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How writing improves communication

· 603 words · 3 minute read

3100 B.C., the Egyptians invented hieroglyphs to organize the rules governing the land, life, and death. Egyptians believed that the god Thoth gave the hieroglyphs to them to make them stronger and wiser.

2016 A.D, 5000 years later, a software developer called Abe writes to his manager:

I try what you say and works. All subs pass normal as if this is imagine and we want have users now but what is the real reason because works on my device!

Abe’s manager reads this sentence and asks 5 more follow-up questions. Finally, 30 minutes later, they manage to understand each other. If Thoth could read English and saw what Abe wrote, he would send the hieroglyphs to him to make him stronger and wiser right away. Abe is an amazing software developer, but he is missing a skill we all miss. Communicate in written form.

Some say that as long as we understand each other, it’s really not important how we write. And really, Abe’s 10 years of experience somehow support that. But could things be more efficient, if Abe’s communication skills were better? Wouldn’t he and his colleagues save more time if things were clearer from the start?

Little did Egyptians know, that what used to be their core principles on how life should be lived would be a tourist attraction 5000 years later. There is a good chance that how Abe’s writing, will be an Internet sensation after a while too.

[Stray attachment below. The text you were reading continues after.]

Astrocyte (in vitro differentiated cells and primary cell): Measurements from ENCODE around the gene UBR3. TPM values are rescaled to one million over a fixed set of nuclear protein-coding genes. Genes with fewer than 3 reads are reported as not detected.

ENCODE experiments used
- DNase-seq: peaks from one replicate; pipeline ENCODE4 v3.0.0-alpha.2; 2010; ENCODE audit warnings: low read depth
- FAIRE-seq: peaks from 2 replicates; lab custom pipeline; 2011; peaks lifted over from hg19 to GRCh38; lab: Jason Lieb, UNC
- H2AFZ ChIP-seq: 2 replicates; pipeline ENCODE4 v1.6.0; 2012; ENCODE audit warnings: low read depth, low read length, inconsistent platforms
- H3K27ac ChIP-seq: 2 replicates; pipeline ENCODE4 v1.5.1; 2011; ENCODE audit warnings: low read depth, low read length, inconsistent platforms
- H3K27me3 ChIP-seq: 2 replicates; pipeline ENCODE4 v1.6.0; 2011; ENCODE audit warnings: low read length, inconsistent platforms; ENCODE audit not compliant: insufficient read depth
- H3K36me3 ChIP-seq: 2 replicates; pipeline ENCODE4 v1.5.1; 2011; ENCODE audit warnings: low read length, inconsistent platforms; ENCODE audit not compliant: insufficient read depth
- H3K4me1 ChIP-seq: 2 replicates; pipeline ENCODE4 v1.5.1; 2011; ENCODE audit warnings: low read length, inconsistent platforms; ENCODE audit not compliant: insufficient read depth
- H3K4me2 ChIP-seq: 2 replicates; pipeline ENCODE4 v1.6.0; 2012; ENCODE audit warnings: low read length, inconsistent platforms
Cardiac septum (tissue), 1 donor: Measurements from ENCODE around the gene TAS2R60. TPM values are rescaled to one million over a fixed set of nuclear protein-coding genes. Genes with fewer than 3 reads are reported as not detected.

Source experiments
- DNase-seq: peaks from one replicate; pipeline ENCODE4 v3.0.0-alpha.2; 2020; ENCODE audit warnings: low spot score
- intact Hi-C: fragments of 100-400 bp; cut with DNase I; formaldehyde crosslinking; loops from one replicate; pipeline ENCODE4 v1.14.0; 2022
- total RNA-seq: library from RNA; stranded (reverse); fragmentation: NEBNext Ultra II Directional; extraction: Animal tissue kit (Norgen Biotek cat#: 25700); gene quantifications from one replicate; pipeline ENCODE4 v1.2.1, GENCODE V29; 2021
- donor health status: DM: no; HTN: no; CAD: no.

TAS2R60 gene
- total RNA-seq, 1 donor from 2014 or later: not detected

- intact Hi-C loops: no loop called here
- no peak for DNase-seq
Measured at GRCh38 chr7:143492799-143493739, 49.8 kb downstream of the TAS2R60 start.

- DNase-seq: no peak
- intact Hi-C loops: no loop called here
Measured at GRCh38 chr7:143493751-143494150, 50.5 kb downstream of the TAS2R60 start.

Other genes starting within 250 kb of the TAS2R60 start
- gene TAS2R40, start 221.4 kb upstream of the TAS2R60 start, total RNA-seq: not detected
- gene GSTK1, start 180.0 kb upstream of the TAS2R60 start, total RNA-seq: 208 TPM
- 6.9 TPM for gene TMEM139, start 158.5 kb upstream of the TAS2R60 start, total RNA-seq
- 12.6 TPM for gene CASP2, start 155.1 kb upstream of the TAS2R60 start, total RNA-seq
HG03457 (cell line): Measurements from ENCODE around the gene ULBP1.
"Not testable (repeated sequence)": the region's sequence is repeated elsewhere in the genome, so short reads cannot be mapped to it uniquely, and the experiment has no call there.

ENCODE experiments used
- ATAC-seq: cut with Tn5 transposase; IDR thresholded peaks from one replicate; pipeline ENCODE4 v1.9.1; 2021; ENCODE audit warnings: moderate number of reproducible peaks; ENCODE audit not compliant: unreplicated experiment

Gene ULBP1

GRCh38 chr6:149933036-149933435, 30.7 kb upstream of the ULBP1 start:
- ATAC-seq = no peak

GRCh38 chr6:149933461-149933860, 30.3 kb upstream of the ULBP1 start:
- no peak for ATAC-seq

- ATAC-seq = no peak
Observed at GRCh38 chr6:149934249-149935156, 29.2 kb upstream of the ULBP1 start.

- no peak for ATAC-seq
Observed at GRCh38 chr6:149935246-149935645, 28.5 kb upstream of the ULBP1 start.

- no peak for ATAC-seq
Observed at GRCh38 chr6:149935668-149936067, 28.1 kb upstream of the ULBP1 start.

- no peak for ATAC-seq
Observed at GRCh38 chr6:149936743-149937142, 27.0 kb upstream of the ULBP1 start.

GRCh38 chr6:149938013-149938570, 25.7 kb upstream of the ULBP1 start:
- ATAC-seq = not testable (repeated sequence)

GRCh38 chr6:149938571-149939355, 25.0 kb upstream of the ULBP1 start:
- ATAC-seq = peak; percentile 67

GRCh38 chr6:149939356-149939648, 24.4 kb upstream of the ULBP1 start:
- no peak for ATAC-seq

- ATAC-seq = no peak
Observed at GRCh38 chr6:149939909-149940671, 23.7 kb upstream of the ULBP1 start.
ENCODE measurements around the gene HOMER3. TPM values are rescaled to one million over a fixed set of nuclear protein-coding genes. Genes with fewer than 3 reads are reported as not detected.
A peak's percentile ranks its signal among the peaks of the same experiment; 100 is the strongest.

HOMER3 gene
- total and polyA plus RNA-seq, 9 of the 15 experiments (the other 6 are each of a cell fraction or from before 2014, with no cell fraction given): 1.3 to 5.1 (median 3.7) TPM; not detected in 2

The question concerning Abe and the millions alike, why is it so difficult to write concisely and clearly today?

The intention of this introduction is not to answer that question. It’s clear, the world today is remote and more multi-cultural than ever. People move, change places, and they speak English to talk to each other. But sometimes, talking in tagged English is not enough. We have to learn better.

When people think about writing, they often think about writers, authors, journalists, and so on. But things are much simpler than that. Writing efficiently, in the pandemic 2022, is more important than ever. We replaced our talking with writing. We are using tools for asynchronous communication and care less of how the others understand what we say in writing. Making it easy for other people to understand us, is our personal responsibility. Providing that opportunity, without the need for them to decipher what we mean as if we are speaking in hieroglyphs, means genuine care for them.

Don’t think about your process of learning how to write, as a process to become the next Mark Twain. It means you need to learn to communicate in written form, in a simple and precise way.

I wrote my first short story when I was 10 years old. Ever since I am trying to improve what I write on daily basis. My way to do that is by writing frequently and comparing the new with an older content. But of course, life happens and often I feel either blocked or overwhelmed with events, I cannot write. But if you don’t write, you will not have two points in time to compare if there is an improvement. And that is why, if you want to improve how you write, you need to write often.

I decided to start this series of articles that will explain my process of writing. Having the writing habit in place would mean a lot of things. You might want to improve your mental health or simply learn to communicate with others more efficiently.

Whatever it is, I hope you find these articles useful.

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